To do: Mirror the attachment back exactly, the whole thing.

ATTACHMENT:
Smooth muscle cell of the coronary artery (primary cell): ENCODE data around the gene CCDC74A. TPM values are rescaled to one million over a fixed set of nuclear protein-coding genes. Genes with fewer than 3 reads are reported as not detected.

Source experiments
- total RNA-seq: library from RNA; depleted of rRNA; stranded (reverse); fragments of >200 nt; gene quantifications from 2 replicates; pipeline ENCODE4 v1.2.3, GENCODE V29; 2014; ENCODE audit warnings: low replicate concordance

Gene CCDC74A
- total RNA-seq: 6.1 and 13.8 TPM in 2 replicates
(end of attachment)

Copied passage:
Smooth muscle cell of the coronary artery (primary cell): ENCODE data around the gene CCDC74A. TPM values are rescaled to one million over a fixed set of nuclear protein-coding genes. Genes with fewer than 3 reads are reported as not detected.

Source experiments
- total RNA-seq: library from RNA; depleted of rRNA; stranded (reverse); fragments of >200 nt; gene quantifications from 2 replicates; pipeline ENCODE4 v1.2.3, GENCODE V29; 2014; ENCODE audit warnings: low replicate concordance

Gene CCDC74A
- total RNA-seq: 6.1 and 13.8 TPM in 2 replicates